Nic Conley
March 2, 2013

Mustang guys are some of the most driven car fans out there. There is almost nothing a true enthusiast won't do for his/her Mustang. When building that dream Pony, these people go to extremes to make sure everything is done properly, even if someone else is building that Mustang for them. But how far would you go? Would you purchase the shop that is building it to ensure it gets finished? Well, this guy did! Steve Barham is a veteran logger from northern Idaho. After working in the woods since he was a teen, then running his own logging business, Steve decided to buy the fledgling body shop in order to finish his baby.

Steve definitely isn't unfamiliar with great Mustangs, as he already owns an '08 Shelby GT500 and a '69 Mach1 with the revered 428 CJ. Hot Bodz and Custom Rods in Lewiston, Idaho, started this project in the winter of 2005 with a totally rusted out, barely recognizable '65 fastback purchased on eBay and located in Pennsylvania. Barely any of the sheetmetal could be salvaged, but the shop stripped it, cut the shell down to literally a skeleton, then welded and shaped the new panels until a perfectly smooth body emerged. An Art Morrison Max G frame assembly was ordered and the body was fitted to it and the suspension system.

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Shortly thereafter, the shop owner ran into financial troubles and bailed out of the business, but he hauled the ponycar to his personal shop late in 2008 where he enlisted former Ford technician, Arren Connors, to continue work on the car. Said shop owner then opted for the Hawaii beach over the Idaho winters and bolted, while Steve's dream car sat in boxes nowhere close to being completed. Eventually, a second owner ran the shop for two years without ever touching the car and finally filed for bankruptcy, leaving Steve and Arren to discuss where to go from there. Steve was given the opportunity to purchase the business, and in late 2010, the new Hot Bodz and Custom Rods opened with Arren running the show, and Mustang parts started flying.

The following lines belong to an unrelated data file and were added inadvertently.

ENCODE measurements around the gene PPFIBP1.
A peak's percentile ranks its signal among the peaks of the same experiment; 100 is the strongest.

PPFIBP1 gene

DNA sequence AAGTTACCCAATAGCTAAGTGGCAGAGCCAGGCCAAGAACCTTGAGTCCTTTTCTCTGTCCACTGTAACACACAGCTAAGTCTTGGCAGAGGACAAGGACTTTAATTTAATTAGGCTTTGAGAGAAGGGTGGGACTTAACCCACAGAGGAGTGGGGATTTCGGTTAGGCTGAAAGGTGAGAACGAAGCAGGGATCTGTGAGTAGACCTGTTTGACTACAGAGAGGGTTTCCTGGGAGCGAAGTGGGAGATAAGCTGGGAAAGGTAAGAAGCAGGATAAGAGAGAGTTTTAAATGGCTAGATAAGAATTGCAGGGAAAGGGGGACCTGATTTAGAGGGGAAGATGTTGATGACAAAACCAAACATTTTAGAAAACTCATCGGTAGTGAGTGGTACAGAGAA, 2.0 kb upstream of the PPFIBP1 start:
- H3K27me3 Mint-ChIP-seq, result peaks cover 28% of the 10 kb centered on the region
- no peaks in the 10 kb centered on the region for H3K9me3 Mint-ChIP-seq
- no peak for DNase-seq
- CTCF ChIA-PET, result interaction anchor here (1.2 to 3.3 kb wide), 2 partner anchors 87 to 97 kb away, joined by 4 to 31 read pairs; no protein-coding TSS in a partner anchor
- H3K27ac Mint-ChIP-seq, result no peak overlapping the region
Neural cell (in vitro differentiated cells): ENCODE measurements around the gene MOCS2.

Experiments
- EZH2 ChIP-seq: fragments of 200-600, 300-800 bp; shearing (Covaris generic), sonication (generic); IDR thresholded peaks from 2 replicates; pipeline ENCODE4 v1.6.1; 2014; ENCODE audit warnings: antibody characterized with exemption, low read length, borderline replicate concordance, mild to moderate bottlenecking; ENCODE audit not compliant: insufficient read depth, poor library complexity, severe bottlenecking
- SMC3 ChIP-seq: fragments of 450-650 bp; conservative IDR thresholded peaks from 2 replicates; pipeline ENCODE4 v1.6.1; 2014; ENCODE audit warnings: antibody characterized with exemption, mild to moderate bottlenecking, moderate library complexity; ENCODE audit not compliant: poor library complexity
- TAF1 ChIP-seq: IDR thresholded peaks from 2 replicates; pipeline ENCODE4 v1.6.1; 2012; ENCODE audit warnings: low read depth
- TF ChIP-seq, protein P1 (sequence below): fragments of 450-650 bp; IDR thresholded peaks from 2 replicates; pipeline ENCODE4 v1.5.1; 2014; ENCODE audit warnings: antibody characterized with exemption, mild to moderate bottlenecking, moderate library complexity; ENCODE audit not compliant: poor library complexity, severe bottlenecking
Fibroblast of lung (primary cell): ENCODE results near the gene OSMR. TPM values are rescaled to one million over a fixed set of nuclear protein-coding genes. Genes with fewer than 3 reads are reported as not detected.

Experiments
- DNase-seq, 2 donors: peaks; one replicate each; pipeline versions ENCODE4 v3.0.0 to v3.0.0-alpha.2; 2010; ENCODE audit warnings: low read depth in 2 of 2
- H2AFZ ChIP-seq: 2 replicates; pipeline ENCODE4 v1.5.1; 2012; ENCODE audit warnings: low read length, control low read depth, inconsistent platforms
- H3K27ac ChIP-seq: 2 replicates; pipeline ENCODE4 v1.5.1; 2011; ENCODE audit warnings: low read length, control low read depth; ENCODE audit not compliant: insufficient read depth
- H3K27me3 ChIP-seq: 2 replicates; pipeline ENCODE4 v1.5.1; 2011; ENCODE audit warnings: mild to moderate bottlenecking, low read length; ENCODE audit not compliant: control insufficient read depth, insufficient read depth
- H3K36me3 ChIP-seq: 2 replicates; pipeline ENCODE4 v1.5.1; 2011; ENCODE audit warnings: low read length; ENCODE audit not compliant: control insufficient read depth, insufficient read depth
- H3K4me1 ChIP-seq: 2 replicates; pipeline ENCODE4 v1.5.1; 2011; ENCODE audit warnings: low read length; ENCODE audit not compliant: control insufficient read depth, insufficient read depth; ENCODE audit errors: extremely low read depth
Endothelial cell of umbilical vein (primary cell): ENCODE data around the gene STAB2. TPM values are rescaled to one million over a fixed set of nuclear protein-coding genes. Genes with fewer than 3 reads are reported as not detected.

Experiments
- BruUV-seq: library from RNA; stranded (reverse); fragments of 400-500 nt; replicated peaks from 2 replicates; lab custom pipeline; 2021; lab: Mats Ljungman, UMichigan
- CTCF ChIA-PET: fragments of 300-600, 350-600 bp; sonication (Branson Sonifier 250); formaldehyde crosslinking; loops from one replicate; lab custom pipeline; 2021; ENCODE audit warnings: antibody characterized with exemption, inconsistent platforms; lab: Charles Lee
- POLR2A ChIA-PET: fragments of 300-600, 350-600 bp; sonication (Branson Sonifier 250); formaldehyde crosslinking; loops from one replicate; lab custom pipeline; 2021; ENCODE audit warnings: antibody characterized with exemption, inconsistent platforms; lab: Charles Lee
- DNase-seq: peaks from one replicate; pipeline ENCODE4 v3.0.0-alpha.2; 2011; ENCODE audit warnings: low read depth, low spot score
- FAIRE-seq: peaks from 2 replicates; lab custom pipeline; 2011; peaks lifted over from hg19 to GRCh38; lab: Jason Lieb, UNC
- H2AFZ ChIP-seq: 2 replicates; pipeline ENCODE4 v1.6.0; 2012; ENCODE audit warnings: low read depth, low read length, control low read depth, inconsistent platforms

By summer of 2011, the car had moved under its own power, and was being reassembled for the last time. As previously mentioned, every body panel was replaced or extensively modified to accommodate the custom frame, which was powdercoated the screaming yellow hue.That yellow, by the way, is a PPG custom color with PPG Performance Plus Glamour Clearcoat added. The factory steel hood was used, but modified with a custom inlet scoop and cowl-type trailing edge. An R-model front apron was also installed and a custom chin spoiler was molded in at the bottom. The frame came complete with front coilover suspension, a 9-inch rear axle and a four-link suspension. Arren is responsible for the beautiful plumbing and wiring throughout, as well as taking care of all the headaches that come with building any project.

A top-notch Mustang requires a top-notch powertrain, so Steve acquired an '03 Cobra engine and transmission to propel the yellow fastback. It is still stock, other than a smaller blower pulley to increase the boost and a custom tune to accommodate the added airflow. The T56 channels the estimated 500 hp to a custom Strange Engineering 9-inch rear axle and 3.56 gears. A set of Billet Specialties wheels wrapped in Proxes T1R radials was tucked neatly under the yellow fenders.

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The car is loaded with small details as well, such as fresh air scoops that are ducted from the nostrils next to the headlights to the front wheel wells, and from the sidescoops to the rear calipers. The hood is also ducted, directing fresh air to the engine air inlet under the hood. For a cooler charge inside the cabin, a Vintage Air air-conditioning system was plumbed with custom-made dash and center console vents.

Although the car has only been shown three times, it won its class in all three, including the Best of Show at the 2011 International Mustang Meet in Spokane, Washington. In addition to Steve's triumphs with his Mustang, Hot Bodz and Custom Rods is now a full-service shop specializing in making dreams just like Steve Barham's a reality.

Steve is adamant about crediting those who helped create this Mustang and saw it through to the end, including Arren Connors, who orchestrated the bulk of the build, George Frank for the outstanding upholstery and interior work, and Ron McGuire at Custom Coat of Lewiston for the hours and hours of powdercoating work.